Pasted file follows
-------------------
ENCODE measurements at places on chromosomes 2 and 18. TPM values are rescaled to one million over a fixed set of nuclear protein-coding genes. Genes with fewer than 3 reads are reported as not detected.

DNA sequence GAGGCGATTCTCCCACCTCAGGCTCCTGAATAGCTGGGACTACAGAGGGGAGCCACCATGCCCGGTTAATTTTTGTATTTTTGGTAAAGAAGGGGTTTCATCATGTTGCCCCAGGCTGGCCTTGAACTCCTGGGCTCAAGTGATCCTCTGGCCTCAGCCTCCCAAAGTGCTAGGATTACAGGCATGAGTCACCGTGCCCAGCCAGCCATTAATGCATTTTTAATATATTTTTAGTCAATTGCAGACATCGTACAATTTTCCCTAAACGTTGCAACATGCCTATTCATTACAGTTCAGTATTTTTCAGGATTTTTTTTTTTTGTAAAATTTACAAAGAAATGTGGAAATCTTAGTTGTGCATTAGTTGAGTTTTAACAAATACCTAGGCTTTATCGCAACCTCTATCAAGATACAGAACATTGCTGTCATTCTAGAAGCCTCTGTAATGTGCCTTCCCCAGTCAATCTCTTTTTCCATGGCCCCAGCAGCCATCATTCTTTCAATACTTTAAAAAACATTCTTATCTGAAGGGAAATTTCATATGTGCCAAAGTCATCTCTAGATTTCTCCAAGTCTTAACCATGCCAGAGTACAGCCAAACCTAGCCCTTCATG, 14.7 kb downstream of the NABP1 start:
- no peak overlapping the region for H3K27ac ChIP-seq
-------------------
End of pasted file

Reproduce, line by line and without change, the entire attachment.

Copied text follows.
ENCODE measurements at places on chromosomes 2 and 18. TPM values are rescaled to one million over a fixed set of nuclear protein-coding genes. Genes with fewer than 3 reads are reported as not detected.

DNA sequence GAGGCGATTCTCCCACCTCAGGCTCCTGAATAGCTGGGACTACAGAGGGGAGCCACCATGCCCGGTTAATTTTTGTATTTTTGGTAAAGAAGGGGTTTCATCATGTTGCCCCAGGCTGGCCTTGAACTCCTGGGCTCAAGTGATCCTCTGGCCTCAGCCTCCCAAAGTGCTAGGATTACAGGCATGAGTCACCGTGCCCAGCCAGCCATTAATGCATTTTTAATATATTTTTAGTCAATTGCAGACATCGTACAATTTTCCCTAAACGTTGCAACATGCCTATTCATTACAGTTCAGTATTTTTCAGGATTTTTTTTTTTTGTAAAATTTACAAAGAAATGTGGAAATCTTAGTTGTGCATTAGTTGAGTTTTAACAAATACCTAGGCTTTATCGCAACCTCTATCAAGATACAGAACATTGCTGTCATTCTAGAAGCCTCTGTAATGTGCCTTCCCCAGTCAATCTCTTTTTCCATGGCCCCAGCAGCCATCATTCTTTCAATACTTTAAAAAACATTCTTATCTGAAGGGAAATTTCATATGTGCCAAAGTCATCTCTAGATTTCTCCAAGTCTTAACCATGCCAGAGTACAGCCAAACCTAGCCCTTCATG, 14.7 kb downstream of the NABP1 start:
- no peak overlapping the region for H3K27ac ChIP-seq